Explosive detection canines are a key element in efficient security operations
HONOLULU – Officials with the Transportation Security Administration (TSA) highlighted its Passenger Screening Canines (PSCs), a key asset used to enhance security and keep passengers safe and secure when departing Honolulu’s Daniel K. Inouye International Airport (HNL), Sep. 19.
PSCs are trained to detect explosives and explosive materials in a busy transportation environment. They work with a handler searching travelers and their belongings in the security checkpoint and assist with the efficiency and effectiveness of TSA’s screening operations.
“PSCs and their handlers are valuable members of our local TSA security team,” said Jenel Cline, TSA federal security director for Hawaii. “TSA’s use of these specially-trained canines is an important additional layer of security at HNL.”
“Safety is our top priority and we are continuously in communication with our federal partners to ensure the traveling public is protected,” said Hawaii Department of Transportation Director Jade Butay. “We are grateful to have the TSA canines at HNL as one of the safety features in our airport security plan.”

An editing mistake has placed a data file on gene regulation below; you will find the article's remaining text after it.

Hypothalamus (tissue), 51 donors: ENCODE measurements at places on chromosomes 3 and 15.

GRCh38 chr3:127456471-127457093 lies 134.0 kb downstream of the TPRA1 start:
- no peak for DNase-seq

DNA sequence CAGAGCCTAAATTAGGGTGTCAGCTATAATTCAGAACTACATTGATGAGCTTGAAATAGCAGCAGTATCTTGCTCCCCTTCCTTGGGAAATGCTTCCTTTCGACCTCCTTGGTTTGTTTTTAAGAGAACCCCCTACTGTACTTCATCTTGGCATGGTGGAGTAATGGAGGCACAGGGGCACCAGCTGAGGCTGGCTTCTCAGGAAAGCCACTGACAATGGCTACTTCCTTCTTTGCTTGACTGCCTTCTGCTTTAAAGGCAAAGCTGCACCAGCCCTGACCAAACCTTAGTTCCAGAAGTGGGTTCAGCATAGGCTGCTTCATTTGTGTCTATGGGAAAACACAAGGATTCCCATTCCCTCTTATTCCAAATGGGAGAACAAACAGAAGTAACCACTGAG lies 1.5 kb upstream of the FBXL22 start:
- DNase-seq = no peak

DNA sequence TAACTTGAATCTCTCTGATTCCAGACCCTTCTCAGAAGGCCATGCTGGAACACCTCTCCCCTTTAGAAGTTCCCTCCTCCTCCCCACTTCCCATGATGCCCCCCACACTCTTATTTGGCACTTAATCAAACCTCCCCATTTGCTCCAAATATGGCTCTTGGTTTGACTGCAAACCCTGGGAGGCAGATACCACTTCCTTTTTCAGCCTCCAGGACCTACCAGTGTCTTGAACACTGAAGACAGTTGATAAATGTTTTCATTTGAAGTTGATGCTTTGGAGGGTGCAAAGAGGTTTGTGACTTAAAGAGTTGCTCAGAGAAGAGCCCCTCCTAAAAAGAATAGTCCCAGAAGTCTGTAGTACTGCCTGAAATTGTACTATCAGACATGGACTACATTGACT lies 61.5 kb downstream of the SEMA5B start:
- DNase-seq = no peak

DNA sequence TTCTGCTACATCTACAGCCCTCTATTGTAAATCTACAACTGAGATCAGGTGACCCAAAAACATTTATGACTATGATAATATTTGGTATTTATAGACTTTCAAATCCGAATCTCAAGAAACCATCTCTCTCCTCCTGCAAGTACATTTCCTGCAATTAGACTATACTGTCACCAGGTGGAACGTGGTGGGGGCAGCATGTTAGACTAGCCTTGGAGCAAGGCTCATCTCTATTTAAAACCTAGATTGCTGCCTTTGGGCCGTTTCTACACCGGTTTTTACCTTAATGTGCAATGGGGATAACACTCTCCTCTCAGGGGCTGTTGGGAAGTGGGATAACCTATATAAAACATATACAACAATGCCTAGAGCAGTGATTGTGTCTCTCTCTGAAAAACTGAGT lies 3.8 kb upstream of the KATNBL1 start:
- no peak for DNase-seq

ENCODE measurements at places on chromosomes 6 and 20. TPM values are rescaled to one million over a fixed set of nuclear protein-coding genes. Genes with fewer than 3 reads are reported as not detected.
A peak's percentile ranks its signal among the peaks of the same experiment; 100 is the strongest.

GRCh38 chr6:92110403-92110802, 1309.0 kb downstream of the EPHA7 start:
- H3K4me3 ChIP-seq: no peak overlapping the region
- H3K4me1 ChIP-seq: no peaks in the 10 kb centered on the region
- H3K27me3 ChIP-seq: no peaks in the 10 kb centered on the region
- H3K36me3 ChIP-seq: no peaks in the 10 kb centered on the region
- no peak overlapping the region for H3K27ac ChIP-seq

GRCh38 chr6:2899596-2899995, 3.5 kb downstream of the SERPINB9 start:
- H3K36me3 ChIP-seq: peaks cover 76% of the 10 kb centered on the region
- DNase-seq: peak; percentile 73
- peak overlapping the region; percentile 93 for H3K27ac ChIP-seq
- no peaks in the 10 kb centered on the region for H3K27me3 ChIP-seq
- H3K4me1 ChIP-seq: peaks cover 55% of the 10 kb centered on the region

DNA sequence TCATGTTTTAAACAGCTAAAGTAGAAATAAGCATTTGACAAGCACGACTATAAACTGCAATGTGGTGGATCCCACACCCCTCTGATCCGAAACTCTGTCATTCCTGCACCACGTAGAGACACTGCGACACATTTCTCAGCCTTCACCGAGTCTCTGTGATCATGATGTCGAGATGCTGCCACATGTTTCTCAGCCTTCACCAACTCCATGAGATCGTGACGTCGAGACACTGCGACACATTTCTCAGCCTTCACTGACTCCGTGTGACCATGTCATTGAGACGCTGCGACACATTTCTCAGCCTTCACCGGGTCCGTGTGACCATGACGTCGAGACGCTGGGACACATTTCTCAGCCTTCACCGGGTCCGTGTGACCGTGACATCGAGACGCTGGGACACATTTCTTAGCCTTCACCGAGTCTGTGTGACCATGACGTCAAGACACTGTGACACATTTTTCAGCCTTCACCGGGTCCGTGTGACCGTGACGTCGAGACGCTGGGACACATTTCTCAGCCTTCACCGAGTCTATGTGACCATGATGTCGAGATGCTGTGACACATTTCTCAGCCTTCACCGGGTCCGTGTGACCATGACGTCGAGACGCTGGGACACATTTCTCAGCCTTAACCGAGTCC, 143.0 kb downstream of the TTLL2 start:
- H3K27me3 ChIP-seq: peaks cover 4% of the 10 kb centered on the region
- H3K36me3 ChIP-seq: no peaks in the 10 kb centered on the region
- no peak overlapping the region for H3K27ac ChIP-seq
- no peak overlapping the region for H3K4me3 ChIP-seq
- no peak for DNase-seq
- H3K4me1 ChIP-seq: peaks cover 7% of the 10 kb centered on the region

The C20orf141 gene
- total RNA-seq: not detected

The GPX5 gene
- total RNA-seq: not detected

Passengers departing HNL can at any time expect to see PSC teams working in the security checkpoint. The teams are able to navigate among large groups of people to pinpoint the source of an explosive odor, even if the source is mobile and often without the source being aware it is being tracked. A PSC handler is trained to read its dog’s change of behavior when it indicates an explosive scent has been detected.
If a dog alerts its handler to the presence of explosive odor, TSA follows an established procedure to resolve the alarm. The use of these highly-trained canines is an effective tool in deterring and detecting the introduction of explosive devices into the nation’s transportation systems.
Because explosives are known to be the greatest threat to the aviation system, PSCs are regularly tested to ensure they maintain a high standard of operational effectiveness. This continual training allows for all team to be a reliable resource in detecting an explosive threat, maintaining proper acclimation within the airport and mitigating potential distraction in a busy transportation environment.
Currently, TSA has more than 320 PSC teams who work primarily at airports across the country. These teams are also trained to work in non-aviation transportation venues. While PSCs are sociable, they are working dog and they should not be petted or fed by anyone except their handlers.